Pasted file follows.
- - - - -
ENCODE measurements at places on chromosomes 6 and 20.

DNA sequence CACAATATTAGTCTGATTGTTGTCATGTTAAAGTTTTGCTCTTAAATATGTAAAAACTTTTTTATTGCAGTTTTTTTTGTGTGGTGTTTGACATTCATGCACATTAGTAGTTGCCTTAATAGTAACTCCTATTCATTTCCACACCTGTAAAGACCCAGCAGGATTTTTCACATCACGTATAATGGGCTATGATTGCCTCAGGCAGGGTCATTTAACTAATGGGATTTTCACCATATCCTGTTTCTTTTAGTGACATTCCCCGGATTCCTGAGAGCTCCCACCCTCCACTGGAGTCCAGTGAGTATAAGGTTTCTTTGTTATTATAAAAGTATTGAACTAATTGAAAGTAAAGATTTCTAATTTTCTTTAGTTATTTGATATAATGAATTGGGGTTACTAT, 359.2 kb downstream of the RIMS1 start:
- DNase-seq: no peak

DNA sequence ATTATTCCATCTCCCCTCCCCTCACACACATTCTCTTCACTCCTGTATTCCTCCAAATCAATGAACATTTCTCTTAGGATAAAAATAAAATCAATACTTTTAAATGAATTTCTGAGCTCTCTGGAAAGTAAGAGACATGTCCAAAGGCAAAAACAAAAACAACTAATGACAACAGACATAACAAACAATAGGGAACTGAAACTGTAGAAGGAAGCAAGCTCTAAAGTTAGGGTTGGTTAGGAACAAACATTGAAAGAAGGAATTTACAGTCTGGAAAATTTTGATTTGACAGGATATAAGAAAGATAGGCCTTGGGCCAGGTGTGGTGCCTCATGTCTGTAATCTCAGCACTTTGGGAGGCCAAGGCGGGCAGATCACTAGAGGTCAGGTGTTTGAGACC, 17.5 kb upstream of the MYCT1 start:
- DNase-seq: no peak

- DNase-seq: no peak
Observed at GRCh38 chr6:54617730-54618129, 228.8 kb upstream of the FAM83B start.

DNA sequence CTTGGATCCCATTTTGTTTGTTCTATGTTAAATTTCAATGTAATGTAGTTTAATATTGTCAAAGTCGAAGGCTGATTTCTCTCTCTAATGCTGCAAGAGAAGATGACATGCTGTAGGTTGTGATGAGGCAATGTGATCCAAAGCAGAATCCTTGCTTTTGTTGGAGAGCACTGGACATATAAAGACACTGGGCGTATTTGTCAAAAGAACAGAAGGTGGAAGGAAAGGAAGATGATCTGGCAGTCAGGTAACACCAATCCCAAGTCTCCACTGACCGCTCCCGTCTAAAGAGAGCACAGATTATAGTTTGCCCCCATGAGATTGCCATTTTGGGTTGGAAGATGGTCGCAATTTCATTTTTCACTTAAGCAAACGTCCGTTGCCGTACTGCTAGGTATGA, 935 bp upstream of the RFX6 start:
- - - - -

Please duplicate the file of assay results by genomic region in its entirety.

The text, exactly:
ENCODE measurements at places on chromosomes 6 and 20.

DNA sequence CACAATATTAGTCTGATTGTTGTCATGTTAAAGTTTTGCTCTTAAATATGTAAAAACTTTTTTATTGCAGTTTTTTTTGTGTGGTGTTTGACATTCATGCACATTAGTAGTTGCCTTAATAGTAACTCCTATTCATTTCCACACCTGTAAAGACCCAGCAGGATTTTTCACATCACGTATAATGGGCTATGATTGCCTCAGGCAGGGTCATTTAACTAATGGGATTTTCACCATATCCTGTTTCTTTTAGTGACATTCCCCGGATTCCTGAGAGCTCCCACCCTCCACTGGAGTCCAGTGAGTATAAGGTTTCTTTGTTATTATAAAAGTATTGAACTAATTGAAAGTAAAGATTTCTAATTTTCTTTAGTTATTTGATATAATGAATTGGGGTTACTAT, 359.2 kb downstream of the RIMS1 start:
- DNase-seq: no peak

DNA sequence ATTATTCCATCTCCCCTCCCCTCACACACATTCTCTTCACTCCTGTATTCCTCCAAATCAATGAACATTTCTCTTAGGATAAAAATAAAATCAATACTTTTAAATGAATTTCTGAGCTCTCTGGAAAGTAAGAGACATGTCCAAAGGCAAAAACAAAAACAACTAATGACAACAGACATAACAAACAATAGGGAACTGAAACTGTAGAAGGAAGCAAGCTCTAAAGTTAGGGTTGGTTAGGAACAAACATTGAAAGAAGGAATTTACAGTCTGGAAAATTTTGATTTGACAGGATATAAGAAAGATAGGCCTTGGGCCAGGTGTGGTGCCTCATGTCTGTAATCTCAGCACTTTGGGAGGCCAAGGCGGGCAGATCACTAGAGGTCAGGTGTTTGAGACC, 17.5 kb upstream of the MYCT1 start:
- DNase-seq: no peak

- DNase-seq: no peak
Observed at GRCh38 chr6:54617730-54618129, 228.8 kb upstream of the FAM83B start.

DNA sequence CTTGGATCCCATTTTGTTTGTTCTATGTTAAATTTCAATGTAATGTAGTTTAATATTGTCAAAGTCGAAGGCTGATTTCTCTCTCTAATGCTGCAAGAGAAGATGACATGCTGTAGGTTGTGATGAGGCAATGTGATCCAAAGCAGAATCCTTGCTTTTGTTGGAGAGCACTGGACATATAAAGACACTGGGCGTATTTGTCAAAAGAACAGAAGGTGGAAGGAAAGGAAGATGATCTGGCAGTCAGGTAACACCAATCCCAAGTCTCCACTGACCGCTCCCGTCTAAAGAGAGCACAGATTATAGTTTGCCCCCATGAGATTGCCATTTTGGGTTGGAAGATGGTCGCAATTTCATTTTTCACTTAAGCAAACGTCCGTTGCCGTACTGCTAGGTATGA, 935 bp upstream of the RFX6 start: